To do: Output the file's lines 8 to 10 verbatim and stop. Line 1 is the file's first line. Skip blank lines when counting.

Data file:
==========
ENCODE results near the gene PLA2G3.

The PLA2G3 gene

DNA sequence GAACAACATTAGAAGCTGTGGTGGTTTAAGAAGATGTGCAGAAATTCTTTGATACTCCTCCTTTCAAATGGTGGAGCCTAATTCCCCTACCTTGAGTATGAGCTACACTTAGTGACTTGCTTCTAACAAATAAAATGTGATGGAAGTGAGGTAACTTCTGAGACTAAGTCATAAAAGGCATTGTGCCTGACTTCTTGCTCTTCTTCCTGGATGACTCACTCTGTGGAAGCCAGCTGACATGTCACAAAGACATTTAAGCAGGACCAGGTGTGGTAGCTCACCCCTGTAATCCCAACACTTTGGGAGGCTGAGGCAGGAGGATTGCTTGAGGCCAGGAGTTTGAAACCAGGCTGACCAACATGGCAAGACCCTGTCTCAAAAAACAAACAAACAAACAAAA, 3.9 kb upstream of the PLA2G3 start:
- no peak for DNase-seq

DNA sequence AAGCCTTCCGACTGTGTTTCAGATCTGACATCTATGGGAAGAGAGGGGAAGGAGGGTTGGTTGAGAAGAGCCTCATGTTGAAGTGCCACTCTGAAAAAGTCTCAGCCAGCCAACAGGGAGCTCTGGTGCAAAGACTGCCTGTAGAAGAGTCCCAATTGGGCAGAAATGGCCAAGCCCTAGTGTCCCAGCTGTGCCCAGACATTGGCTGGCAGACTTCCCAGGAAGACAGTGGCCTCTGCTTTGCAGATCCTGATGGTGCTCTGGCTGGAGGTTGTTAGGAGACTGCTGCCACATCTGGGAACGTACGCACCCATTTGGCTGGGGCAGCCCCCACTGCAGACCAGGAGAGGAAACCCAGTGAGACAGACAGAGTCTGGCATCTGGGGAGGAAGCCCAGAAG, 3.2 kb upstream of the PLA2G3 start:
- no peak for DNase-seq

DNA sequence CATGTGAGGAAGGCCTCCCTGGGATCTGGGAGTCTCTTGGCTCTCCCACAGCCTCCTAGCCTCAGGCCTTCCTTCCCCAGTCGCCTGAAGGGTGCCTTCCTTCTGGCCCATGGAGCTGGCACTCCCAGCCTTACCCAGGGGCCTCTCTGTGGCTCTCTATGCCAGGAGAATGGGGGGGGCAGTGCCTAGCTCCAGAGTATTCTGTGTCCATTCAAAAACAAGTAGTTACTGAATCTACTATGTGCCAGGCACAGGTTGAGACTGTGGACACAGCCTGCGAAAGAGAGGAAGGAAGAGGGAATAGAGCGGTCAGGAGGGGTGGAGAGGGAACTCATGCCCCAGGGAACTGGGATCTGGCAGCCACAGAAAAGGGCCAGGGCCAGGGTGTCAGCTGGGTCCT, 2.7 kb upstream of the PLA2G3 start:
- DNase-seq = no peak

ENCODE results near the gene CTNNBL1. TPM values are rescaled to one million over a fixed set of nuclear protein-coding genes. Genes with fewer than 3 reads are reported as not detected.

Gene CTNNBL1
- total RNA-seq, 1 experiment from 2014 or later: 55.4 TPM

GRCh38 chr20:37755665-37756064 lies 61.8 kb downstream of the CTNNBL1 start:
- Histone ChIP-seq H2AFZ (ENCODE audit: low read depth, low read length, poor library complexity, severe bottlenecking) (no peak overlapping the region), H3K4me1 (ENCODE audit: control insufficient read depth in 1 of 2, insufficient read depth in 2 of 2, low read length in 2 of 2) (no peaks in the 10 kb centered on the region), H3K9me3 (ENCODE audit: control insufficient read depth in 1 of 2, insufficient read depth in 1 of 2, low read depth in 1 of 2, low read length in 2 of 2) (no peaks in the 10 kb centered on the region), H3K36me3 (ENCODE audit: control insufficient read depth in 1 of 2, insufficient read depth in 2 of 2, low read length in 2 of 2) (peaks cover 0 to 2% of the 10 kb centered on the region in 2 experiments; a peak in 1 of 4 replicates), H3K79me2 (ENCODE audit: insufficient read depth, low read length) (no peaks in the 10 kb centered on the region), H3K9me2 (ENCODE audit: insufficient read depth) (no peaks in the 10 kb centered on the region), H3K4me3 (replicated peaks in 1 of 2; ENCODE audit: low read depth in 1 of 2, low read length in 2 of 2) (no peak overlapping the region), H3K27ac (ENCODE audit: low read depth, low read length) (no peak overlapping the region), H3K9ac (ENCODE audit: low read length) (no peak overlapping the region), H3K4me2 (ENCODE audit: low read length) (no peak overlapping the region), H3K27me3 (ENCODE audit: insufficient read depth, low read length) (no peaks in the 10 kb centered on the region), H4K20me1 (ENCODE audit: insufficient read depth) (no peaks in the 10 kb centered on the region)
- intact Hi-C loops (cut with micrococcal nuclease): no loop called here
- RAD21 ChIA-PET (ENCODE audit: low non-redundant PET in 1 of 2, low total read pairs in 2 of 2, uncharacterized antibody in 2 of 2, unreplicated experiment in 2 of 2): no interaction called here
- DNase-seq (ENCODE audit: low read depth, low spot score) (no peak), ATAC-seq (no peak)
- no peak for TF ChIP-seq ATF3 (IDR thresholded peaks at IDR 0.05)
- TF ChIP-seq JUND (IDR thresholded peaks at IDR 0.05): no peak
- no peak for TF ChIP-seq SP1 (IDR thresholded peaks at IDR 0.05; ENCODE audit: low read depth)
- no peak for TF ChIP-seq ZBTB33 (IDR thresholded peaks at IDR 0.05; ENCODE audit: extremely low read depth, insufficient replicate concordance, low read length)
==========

- DNase-seq = no peak

ENCODE results near the gene CTNNBL1. TPM values are rescaled to one million over a fixed set of nuclear protein-coding genes. Genes with fewer than 3 reads are reported as not detected.

Gene CTNNBL1